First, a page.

There are a handful of player duos who are more critical to their team’s production than the rest, but none are more important to their team than Joey Votto and Brandon Phillips of the Cincinnati Reds. Without these two forces in the batting order, the Reds wouldn’t be positioned to vie for their third NL Central division title in the past four years. With Votto and Phillips, the Reds meat of the order is all Canadian Bacon and Honey Baked Ham.

Since Votto claimed the Reds starting first baseman job in 2008, he has proven he is one of the best hitters in the game. Among players with more than 3,000 plate appearances, Votto ranks second among active players in on-base plus slugging percent with a .966 OPS and sixth overall among active players in batting average. With a contract extension signed in 2012 that made Votto the third highest-paid player in baseball history, nothing less should be expected.

As skilled as Votto is with the bat, the Reds survived without him for 50 games last year when their quarter-of-a-billion-dollar man went down with a knee injury, in no small part due to the performance of second baseman Brandon Phillips at the plate. Phillips hit .317 in July and August while Votto was out, which helped the Reds find enough runs to finish with the second-best record in all of baseball in 2012.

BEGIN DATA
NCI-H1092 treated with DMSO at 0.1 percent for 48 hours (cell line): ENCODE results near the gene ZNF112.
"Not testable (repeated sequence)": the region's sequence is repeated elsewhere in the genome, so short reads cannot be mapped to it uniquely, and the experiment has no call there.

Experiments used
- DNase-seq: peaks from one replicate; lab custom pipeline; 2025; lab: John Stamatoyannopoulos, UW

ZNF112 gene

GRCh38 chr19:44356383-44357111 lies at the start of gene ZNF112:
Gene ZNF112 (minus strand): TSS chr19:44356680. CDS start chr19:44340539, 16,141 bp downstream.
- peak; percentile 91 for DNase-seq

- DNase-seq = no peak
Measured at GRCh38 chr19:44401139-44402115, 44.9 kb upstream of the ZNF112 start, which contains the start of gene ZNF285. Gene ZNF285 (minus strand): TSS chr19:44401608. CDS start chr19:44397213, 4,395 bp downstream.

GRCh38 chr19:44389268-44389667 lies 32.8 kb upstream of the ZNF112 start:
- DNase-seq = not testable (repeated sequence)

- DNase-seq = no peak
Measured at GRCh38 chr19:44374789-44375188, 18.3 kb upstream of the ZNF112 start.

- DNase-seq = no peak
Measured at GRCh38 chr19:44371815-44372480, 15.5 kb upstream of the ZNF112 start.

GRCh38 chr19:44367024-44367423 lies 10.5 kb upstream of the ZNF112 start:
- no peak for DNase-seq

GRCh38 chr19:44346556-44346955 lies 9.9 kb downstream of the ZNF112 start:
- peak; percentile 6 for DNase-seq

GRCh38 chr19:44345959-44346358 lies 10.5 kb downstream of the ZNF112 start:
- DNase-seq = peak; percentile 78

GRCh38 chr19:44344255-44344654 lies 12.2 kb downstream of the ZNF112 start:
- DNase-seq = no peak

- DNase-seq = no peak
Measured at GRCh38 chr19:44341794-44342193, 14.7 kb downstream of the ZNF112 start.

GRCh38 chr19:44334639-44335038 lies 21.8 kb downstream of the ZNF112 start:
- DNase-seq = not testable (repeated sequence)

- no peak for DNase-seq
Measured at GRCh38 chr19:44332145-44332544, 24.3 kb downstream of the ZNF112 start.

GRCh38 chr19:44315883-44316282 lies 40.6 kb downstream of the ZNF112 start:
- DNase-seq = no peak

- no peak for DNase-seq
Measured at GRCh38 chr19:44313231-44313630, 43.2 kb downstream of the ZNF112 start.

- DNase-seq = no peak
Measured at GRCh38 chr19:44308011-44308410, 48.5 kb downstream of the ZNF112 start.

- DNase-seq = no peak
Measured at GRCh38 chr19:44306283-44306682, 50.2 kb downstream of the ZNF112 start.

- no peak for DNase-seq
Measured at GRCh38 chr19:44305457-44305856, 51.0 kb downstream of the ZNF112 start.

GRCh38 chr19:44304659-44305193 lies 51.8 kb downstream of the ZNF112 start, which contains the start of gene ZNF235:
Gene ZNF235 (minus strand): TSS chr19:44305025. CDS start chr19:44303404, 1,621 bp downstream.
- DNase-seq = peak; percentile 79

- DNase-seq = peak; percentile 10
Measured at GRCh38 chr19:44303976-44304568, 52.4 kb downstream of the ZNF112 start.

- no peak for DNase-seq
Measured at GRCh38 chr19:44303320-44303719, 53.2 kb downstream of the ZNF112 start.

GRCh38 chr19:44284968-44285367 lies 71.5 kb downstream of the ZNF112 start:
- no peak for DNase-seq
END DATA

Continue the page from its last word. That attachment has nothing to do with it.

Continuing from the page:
For all of his richly deserved defensive glory, the offense of Phillips is often overlooked. As a contact hitter who has struck out more than 100 times in a season only once in his career, Phillips still has enough pop in his bat to thrive as the Reds cleanup hitter when asked. This year at cleanup, Phillips is third in the NL in RBIs. As the Reds cleanup hitter last year, Phillips drove in 50 runs in 73 games while batting .303.
Since Phillips won the starting second base job for the Reds in 2006, he’s been a steady source of output whether he’s batted cleanup, leadoff or in between. His yearly average for his first seven full seasons with the Reds is 150 games hitting .280 with 87 runs scored and 80 RBIs with 20 home runs. Overall, Phillips only cracks the Top 50 among active players in a couple offensive categories, but his versatility in the order coupled with Votto’s steadfast presence in the three hole, give the Reds most of the meat they need to power their way past the rest of the NL pack.

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